I’ve been to Hong Kong many times in the last few years, both as a destination and as a stopover point on trips for both work and for fun. With 2 business trips to mainland China since late 2016, I’ve planned some extra time to spend in what is one of my favorite cities.
In this report, I’ll share some highlights from my last 2 trips to Hong Kong. In both cases I had around 24 hours on the ground. On one trip I stayed in Kowloon, and another I stayed in the New Territories. I usually prefer being closer to the action in a more central location, but thanks to Kyle and Carly’s recommendations, I’ve enjoyed the Hyatt Regency Sha Tin both times I’ve stayed here.
Eating my way around Hong Kong
Eating is one of my favorite ways to explore somewhere I’m visiting. On my last trip to Hong Kong, I finally was able to visit Tim Ho Wan, famous as the world’s cheapest restaurant with a Michelin Star. Maybe Tim Ho Wan doesn’t still have that distinction, but the dim sum was great, and the Char Siu Bao was amazing. Best of all, the prices were cheap. Being alone allowed me to jump the line, so my wait for a table lasted only for a few minutes.
Another favorite is Dandanmian, noodles in a spicy soup, often with peanuts. This dish is originally from Sichuan Province, I get it almost every time I visit a Cathay Pacific lounge and in this case I found a place with good reviews in Hong Kong. DanDan appears to be closed currently, but when I visited, the shop was located in the Grand Millenium Plaza in Central. Their website seems to indicate they are re-opening soon.
Off the Beaten Path in Hong Kong
When I stayed in Sha Tin, I enjoy the slightly less hectic nature of this area in the New Territories. There is a running/biking trail along the water, and I enjoy running here. This area is typically much less busy than in more central locations in Hong Kong.
Looking up in Hong Kong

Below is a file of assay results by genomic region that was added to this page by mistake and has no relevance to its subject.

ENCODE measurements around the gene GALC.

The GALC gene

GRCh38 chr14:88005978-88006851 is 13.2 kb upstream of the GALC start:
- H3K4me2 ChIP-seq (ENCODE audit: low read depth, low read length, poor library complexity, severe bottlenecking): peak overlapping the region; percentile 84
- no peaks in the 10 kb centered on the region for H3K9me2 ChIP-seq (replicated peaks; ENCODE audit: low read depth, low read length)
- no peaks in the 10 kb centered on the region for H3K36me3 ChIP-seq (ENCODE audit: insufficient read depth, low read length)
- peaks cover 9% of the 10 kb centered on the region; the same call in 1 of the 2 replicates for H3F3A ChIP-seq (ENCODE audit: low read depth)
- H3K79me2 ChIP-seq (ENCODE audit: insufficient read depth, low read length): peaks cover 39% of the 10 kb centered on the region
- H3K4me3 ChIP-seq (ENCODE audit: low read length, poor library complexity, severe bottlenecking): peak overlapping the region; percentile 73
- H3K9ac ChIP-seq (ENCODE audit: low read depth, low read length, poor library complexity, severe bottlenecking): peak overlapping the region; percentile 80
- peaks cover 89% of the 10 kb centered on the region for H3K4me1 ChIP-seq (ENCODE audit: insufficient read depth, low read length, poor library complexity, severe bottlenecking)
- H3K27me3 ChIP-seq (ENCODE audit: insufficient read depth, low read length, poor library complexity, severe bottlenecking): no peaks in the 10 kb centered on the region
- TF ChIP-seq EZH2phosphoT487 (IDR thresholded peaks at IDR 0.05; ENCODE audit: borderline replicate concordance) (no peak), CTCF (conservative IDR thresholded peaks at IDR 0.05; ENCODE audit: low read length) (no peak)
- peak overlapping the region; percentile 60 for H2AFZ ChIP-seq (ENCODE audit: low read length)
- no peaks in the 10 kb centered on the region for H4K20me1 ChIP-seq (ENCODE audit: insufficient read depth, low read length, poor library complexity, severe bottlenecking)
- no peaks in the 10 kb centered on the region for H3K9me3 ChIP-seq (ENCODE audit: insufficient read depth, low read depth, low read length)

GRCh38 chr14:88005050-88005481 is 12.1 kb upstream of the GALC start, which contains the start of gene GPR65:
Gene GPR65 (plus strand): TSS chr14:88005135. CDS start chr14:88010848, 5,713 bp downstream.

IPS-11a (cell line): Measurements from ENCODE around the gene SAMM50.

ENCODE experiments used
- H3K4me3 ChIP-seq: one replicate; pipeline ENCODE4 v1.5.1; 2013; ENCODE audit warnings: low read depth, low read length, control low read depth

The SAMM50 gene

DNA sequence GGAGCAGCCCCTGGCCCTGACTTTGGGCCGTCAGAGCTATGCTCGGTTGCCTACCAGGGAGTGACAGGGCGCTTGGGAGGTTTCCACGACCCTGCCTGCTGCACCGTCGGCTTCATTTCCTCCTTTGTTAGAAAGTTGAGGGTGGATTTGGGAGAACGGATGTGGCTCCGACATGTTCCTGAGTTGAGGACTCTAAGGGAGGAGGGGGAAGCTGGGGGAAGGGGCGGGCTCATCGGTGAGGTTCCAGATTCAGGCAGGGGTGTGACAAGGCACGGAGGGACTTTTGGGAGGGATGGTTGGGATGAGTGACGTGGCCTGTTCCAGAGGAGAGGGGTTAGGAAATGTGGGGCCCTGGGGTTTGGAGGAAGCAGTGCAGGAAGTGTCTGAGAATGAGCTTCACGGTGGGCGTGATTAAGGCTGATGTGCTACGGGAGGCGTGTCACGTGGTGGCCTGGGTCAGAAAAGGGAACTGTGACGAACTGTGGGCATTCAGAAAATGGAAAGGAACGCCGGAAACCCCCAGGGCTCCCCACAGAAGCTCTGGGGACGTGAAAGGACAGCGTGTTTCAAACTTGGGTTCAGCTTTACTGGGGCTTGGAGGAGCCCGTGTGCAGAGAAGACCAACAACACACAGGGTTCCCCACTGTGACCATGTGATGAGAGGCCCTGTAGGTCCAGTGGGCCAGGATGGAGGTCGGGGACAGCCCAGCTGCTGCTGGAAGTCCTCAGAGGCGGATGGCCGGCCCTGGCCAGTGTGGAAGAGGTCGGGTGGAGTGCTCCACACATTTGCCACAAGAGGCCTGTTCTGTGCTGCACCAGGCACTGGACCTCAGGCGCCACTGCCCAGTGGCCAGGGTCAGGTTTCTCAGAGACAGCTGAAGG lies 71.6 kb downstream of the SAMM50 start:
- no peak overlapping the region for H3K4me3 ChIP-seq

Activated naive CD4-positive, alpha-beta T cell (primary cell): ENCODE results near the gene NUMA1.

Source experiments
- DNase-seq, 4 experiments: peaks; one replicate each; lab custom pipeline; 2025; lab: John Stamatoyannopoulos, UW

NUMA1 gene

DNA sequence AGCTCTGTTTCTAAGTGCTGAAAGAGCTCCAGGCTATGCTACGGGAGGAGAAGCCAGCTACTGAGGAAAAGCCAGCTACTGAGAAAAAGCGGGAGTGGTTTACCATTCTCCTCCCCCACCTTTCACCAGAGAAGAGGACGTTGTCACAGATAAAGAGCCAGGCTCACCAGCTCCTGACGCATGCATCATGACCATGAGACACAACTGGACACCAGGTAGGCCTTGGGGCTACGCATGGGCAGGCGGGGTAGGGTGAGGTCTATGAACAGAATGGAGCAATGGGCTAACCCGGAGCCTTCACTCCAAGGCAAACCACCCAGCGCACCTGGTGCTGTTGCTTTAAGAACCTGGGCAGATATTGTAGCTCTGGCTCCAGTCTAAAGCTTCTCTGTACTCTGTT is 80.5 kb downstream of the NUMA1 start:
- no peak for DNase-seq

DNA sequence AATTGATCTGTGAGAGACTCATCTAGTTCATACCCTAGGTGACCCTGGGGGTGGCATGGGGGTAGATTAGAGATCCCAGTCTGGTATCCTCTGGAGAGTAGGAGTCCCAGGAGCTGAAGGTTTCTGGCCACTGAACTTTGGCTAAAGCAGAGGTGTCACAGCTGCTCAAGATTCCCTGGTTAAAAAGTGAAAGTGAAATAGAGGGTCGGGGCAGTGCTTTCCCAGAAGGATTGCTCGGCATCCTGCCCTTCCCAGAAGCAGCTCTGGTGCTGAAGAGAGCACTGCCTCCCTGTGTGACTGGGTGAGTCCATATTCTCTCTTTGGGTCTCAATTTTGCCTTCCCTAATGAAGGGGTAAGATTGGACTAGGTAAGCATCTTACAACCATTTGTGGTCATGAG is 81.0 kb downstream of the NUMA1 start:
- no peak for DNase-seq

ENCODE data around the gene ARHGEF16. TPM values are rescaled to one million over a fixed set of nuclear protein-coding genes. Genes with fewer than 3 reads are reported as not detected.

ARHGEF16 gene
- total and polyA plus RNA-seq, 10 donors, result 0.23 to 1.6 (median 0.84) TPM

Hong Kong is very picturesque, there are mountains, water, and some beautiful buildings. While I’ve never formally studied architecture, I definitely am a fan. Hong Kong has more skyscrapers than any other city, and there are countless spots to view the skyline.
One of my favorite ways to enjoy the view is crossing the harbor on the Star Ferry. There have been ferries crossing Victoria Harbour for nearly 150 years. The Star Ferry company started as the Kowloon Ferry Company in 1888. Until 1972, when the Cross Harbour Tunnel opened, it was the primary option for public transportation between Kowloon and Hong Kong Island. Crossing by ferry isn’t as fast as a ride on the MTR (subway), but the scenic views are well worth it. Plus, like most public transit in Hong Kong, it is cheap, HK$2.80 at peak times for the lower deck. The top photo on this page shows a view across the harbor near the Kowloon Star Ferry terminal. Note: Star Ferry history from Wikipedia
Hong Kong as a Tourist
I’ve stayed at the Hyatt Regency Tsim Sha Tsui several times, and while it is not as opulent as the Grand Hyatt across the harbor, the property is typically much more reasonably priced and the Kowloon location is convenient enough. For those taking Airport Express train, there is a shuttle bus from Kowloon station to the Hyatt Regency.
There are countless areas I enjoy visiting in Hong Kong. The Peak allows for great views. Stanley is a more calm waterfront area on the south side of Hong Kong Island with a fun market. Sometimes, I enjoy just enjoy picking an area and walking around. There is even a set of escalators that is an attraction, as the world’s longest outdoor covered escalator system. Given the hilly terrain and warm temperatures, taking these escalators are often a godsend.
Final Thoughts on Hong Kong
If I could live anywhere in the world, I still think New Zealand or Australia would top my list, although seeing family in the US would be really difficult. Europe would be good too. To choose a place in Asia, Hong Kong would probably be my choice. Maybe Singapore, but it is just too hot for me. Hong Kong is also warmer than I prefer, but even after many trips, I’m enchanted by the blend of Chinese and English influences that makes Hong so unique.
What is your favorite spot or activity in Hong Kong? What other destinations do you look forward to returning to?